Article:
Cash tickets may come down slightly, although an economist would be happy to argue with you as to whether the cost of Heathrow flight tickets bears any resemblence to the cost base. It certainly isn’t something that revenue management teams bother about – their job is to sell every single seat for the maximum possible price, juggling pricing over the 355 days that tickets are available.

The final settlement does, at least, provide clarity to the airport on its finances and should finally kick-start the process of long-term planning and investment. According to the CAA:

“The package includes a £3.6 billion capital investment programme. Passengers will benefit from investments such as next generation security scanners and a new baggage system in Terminal 2, which are collectively expected to cost around £1.3 billion and should bring considerable passenger benefits, including an improved security experience and more resilient infrastructure.”

Heathrow is already behind the curve on installing new next-generation security scanners at its terminals, with London City completing the roll out by Easter and Teesside Airport already having done so. The Government has set a deadline of June 2024 for airports to roll these machines out.

Heathrow passenger charges to decrease by 20% next year

Meanwhile, the upgraded baggage system at Terminal 2 will finally allow Heathrow to demolish the empty Terminal 1 building, which is currently providing baggage support for T2. That, in turn, should allow Heathrow to extend and expand the existing terminal.

The CAA also claims that the new settlement will “incentivise Heathrow to provide a good quality service for passengers”, with new performance metrics such as helpfulness of security staff, wi-fi performance and availability of check-in infrastructure now all feeding into the charge cap.

Nonetheless, Heathrow is likely to remain the world’s most expensive airport, a title it held with a 24% margin last year.

Willie Walsh, the IATA Director General and former CEO of IAG and British Airways said:

“Moving forward, it’s clear that the present model for deciding the charges and incentivising better performance at Heathrow needs a fundamental review. We have a short window before we have to go through this again. The UK cannot afford for this situation to continue if it wants to ensure a competitive level of charges that will benefit passengers and improve the connectivity of its only hub airport. And given that Heathrow have succeeded in securing this generous settlement, we’ll be watching their performance this summer and beyond very closely. Any repeat of the failures we have seen over the past few years would be totally unacceptable.”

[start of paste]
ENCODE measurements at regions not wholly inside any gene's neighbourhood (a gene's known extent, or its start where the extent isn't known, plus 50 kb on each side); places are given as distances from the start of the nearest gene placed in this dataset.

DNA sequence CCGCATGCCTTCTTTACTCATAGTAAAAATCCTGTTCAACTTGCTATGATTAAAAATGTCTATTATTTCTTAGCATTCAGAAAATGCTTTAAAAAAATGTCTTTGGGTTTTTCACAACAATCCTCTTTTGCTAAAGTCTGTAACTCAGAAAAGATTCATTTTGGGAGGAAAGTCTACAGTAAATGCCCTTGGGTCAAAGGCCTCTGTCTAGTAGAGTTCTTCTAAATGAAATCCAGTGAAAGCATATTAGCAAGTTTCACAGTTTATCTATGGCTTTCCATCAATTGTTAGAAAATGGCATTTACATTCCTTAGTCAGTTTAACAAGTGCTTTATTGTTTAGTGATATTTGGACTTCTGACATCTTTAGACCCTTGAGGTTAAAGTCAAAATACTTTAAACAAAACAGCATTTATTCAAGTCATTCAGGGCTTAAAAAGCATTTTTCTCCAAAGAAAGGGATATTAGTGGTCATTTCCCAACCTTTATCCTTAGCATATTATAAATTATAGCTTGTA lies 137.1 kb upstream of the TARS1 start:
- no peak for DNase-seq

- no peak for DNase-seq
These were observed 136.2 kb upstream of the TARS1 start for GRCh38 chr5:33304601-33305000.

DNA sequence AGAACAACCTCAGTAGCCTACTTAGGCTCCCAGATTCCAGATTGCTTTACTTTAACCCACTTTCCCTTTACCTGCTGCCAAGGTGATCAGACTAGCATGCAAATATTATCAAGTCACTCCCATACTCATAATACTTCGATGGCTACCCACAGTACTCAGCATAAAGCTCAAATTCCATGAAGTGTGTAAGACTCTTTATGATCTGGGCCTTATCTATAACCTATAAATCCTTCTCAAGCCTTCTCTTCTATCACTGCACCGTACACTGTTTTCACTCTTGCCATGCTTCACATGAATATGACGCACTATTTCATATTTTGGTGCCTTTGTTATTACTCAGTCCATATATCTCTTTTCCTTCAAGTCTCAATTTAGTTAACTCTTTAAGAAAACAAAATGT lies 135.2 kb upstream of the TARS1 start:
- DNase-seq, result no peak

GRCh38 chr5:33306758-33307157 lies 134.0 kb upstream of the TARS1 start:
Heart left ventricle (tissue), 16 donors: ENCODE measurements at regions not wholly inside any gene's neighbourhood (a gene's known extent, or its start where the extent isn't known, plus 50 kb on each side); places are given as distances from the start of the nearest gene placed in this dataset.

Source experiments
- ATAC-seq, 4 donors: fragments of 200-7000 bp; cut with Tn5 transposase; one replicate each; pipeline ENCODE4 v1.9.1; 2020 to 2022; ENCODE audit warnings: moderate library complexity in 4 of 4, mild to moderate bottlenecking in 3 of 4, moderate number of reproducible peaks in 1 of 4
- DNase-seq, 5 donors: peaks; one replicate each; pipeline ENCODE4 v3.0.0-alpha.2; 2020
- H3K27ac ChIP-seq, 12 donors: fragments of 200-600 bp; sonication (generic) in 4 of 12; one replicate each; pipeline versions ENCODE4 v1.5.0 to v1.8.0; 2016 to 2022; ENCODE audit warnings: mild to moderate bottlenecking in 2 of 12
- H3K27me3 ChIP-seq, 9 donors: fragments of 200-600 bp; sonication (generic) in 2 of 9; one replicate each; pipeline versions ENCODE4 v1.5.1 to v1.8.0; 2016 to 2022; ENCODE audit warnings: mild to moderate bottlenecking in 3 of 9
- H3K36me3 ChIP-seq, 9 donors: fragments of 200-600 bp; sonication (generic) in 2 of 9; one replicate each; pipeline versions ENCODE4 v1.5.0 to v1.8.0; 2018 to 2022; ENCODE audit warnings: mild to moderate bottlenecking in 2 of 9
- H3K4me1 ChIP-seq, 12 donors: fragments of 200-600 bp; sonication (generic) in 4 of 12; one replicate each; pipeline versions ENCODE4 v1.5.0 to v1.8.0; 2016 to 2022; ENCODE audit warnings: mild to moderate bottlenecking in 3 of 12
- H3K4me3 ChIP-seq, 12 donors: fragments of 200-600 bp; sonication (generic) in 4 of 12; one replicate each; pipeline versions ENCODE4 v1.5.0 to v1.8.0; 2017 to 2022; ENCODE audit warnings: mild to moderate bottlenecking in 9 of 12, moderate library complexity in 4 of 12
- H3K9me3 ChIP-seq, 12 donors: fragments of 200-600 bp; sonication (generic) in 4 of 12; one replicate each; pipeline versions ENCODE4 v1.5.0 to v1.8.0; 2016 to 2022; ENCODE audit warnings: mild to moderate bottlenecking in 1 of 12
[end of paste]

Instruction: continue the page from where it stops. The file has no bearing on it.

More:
You can read the CAA’s full adjudication letter here.

Comments (56)

This article is closed to new comments. Feel free to ask your question in the HfP forums.

  • Super Secret Stuff says:

    There’s no way the CMA would raise the price cap if heathrow complained. The CAA analysis has more holes that a leaky civ.

    The forecasting, the shady financing agreements with the parent company and just common sense.

  • JDB says:

    The hypocrisy of Virgin is quite breathtaking! Perhaps they should look at their own ‘charges’. The Heathrow passenger fees pale into insignificance besides such charges and the APD and of course LHR is not the most expensive airport if you compare like with like. The forecasts criticised by VS were of course supplied by the airlines. The airlines succeeded in blocking the installation of a new luggage system when T2 was built, now they complain about the vastly higher cost of retro fitting a new system etc. etc. It’s all just noise.

    • BA Flyer IHG Stayer says:

      Which is why some of us get annoyed when airline surcharges get lumped in with a generic “taxes” description.

  • Willmo says:

    Just out of interest, what exact role does Terminal 1 play in the T2 baggage system?

    • Rob says:

      T2 has no baggage system.

      To save money, the old baggage system underneath the (now closed) T1 was kept. All bags for T2 are sent to/from T1 for handing on the geriatric system there.

      Over the next 5 years T2 will finally get its own baggage operation.

      • Rhys says:

        To add to this, you may have noticed massive building work between T2A and T2B. It’s now almost finished, but a huge chunk of the ramp has been dug up, hollowed out and topped again. This is where the new baggage system will go.

  • Anna Wedder says:

    If you think the airlines are going to give you that £6 back, I have a bridge to sell you. Instead, they’ll quite happily sell first class returns to New York and Singapore for almost £10k and when it boils down to it the CAA’s decision is ultimately about which set of shareholders end up with more of your money.